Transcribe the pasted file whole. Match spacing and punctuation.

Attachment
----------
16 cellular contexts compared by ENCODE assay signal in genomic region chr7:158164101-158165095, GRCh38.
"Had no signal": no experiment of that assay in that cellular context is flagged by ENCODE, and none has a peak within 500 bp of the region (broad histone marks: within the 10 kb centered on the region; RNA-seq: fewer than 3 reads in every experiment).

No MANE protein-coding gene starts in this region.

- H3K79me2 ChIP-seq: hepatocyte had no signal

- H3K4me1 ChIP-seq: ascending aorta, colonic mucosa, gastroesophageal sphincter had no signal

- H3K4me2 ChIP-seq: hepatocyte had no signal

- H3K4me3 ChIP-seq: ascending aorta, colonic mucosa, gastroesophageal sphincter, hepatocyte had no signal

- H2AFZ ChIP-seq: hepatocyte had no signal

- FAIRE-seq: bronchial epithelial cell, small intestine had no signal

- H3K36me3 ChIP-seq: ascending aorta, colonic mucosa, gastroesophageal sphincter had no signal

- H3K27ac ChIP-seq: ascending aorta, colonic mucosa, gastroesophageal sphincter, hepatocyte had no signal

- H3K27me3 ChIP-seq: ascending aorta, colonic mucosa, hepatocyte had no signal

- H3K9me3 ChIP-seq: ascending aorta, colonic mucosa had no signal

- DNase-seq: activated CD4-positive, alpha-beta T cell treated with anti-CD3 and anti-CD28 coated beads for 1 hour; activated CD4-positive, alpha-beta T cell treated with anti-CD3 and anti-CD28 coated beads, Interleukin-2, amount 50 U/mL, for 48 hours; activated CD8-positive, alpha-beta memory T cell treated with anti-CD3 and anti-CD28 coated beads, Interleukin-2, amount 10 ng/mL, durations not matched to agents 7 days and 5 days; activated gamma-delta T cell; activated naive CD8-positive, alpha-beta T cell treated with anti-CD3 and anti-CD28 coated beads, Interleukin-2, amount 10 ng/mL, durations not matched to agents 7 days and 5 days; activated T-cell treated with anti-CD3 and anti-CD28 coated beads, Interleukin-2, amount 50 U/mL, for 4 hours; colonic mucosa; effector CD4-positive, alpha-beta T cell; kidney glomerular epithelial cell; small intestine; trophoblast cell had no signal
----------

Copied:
16 cellular contexts compared by ENCODE assay signal in genomic region chr7:158164101-158165095, GRCh38.
"Had no signal": no experiment of that assay in that cellular context is flagged by ENCODE, and none has a peak within 500 bp of the region (broad histone marks: within the 10 kb centered on the region; RNA-seq: fewer than 3 reads in every experiment).

No MANE protein-coding gene starts in this region.

- H3K79me2 ChIP-seq: hepatocyte had no signal

- H3K4me1 ChIP-seq: ascending aorta, colonic mucosa, gastroesophageal sphincter had no signal

- H3K4me2 ChIP-seq: hepatocyte had no signal

- H3K4me3 ChIP-seq: ascending aorta, colonic mucosa, gastroesophageal sphincter, hepatocyte had no signal

- H2AFZ ChIP-seq: hepatocyte had no signal

- FAIRE-seq: bronchial epithelial cell, small intestine had no signal

- H3K36me3 ChIP-seq: ascending aorta, colonic mucosa, gastroesophageal sphincter had no signal

- H3K27ac ChIP-seq: ascending aorta, colonic mucosa, gastroesophageal sphincter, hepatocyte had no signal

- H3K27me3 ChIP-seq: ascending aorta, colonic mucosa, hepatocyte had no signal

- H3K9me3 ChIP-seq: ascending aorta, colonic mucosa had no signal

- DNase-seq: activated CD4-positive, alpha-beta T cell treated with anti-CD3 and anti-CD28 coated beads for 1 hour; activated CD4-positive, alpha-beta T cell treated with anti-CD3 and anti-CD28 coated beads, Interleukin-2, amount 50 U/mL, for 48 hours; activated CD8-positive, alpha-beta memory T cell treated with anti-CD3 and anti-CD28 coated beads, Interleukin-2, amount 10 ng/mL, durations not matched to agents 7 days and 5 days; activated gamma-delta T cell; activated naive CD8-positive, alpha-beta T cell treated with anti-CD3 and anti-CD28 coated beads, Interleukin-2, amount 10 ng/mL, durations not matched to agents 7 days and 5 days; activated T-cell treated with anti-CD3 and anti-CD28 coated beads, Interleukin-2, amount 50 U/mL, for 4 hours; colonic mucosa; effector CD4-positive, alpha-beta T cell; kidney glomerular epithelial cell; small intestine; trophoblast cell had no signal